Back in 1950, Corporal Clem Boody was listed as missing in action. In 1953, he was presumed dead. In 1954, his family was notified that he had been awarded the Purple Heart posthumously. Finally, his family has received the medal.
Why in the world does it take this long to award a medal to a serviceman’s family? Haven’t they suffered enough?
It’s just a shame how we treat our veterans and their families in this country. We collectively ask a lot of our servicemen and women, but we sure don’t give a lot back — and when we do, we take our sweet time.
Here’s the copy of the article from CNN.com:
DES MOINES, Iowa (CNN) – At a campaign stop in Des Moines Monday, New Mexico Gov. Bill Richardson presented a Purple Heart medal to the niece of Corporal Clem Boody, who was listed as Missing in Action while serving in North Korea in 1950.
Richardson said Boody’s niece told him the family was notified back in 1954 that Boody had been posthumously awarded a Purple Heart but that the family had never received it.
“I’m very proud to say that the plea made by the family of Corporal Boody has been answered.”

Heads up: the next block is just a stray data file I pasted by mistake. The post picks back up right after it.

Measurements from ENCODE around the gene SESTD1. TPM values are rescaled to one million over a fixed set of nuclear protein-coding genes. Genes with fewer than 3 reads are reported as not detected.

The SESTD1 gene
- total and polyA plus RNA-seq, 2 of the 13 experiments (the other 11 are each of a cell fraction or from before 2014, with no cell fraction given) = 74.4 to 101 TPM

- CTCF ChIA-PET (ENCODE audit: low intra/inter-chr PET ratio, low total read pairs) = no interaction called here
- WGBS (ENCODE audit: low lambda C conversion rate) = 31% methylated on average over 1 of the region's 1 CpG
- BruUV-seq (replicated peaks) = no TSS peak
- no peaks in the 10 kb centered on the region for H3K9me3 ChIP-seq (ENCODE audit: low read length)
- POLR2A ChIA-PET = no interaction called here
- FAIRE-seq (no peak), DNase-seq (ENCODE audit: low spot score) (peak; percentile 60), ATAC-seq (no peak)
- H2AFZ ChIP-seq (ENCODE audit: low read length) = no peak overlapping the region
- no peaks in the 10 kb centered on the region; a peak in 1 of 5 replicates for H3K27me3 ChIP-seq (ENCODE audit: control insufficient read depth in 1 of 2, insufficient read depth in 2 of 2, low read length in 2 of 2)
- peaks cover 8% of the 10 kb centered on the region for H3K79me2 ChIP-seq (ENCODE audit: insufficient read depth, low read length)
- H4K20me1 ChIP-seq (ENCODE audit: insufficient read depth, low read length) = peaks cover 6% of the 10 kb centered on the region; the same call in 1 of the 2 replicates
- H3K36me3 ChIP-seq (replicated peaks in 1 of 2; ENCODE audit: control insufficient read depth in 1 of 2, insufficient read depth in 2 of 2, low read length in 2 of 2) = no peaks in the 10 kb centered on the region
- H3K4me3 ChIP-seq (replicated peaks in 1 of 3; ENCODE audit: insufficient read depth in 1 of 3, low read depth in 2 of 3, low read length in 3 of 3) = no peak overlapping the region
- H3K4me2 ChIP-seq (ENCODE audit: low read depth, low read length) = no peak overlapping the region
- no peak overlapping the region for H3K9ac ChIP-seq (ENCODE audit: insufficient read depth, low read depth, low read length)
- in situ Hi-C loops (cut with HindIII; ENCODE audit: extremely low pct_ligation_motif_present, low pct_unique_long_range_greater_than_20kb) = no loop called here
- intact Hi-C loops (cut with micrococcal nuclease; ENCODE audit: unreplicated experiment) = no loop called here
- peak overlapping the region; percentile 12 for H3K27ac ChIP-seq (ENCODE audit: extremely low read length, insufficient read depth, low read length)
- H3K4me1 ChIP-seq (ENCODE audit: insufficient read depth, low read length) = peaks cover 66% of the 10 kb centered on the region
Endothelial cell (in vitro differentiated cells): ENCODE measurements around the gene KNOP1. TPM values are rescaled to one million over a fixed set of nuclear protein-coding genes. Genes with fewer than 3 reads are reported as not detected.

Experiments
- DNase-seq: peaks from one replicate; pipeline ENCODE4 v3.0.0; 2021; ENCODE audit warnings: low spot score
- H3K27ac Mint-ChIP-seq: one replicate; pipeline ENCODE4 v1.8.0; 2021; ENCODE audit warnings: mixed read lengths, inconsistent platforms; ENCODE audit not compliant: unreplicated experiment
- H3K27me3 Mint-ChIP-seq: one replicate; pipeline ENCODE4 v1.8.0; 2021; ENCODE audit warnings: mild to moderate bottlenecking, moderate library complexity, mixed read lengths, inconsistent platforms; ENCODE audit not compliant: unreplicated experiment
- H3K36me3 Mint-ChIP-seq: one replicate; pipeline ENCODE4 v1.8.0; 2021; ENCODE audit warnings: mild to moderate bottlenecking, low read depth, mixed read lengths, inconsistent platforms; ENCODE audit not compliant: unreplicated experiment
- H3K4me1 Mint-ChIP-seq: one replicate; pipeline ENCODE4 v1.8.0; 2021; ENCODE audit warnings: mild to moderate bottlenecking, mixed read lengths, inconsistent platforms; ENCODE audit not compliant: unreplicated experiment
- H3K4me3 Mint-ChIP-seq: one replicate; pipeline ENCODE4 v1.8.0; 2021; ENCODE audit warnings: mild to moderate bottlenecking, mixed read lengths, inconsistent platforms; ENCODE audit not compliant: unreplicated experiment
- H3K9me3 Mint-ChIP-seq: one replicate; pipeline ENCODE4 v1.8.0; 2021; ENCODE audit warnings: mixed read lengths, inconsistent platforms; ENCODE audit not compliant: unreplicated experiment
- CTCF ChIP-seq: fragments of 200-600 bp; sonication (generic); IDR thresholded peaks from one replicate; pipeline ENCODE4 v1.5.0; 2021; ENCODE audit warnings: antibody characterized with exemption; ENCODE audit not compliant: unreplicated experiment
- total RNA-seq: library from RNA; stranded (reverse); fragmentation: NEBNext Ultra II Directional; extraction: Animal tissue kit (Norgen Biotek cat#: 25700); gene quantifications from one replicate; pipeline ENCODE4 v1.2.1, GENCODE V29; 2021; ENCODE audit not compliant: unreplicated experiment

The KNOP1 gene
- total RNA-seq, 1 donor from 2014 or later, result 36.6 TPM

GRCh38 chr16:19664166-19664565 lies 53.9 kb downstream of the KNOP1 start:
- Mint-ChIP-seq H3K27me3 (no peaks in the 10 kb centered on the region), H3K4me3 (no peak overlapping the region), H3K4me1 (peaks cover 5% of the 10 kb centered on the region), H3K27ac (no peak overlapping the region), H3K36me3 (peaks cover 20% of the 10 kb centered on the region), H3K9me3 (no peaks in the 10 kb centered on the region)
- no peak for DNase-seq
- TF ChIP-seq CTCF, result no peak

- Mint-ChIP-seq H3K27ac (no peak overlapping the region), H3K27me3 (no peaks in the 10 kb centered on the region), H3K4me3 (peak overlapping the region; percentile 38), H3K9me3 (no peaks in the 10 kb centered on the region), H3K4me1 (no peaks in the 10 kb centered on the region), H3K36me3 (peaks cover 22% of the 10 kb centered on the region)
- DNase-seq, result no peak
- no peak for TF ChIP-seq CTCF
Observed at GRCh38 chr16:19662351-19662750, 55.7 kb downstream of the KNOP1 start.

Richardson thanked a member of his staff who, he said, was vital in securing the award.
Boody was presumed dead in 1953, but it wasn’t until 2007 that his remains were identified.
The Democratic presidential candidate said he’d been negotiating with the North Koreans “for many years” to collect the remains of nearly 8100 servicemen from the Korean War but that he didn’t want to turn that part of the story into political exploitation.
“I also realized at the time that I was a candidate for president,” Richardson said, “and that it was important that an event like this, the return of remains, should not be politicized.”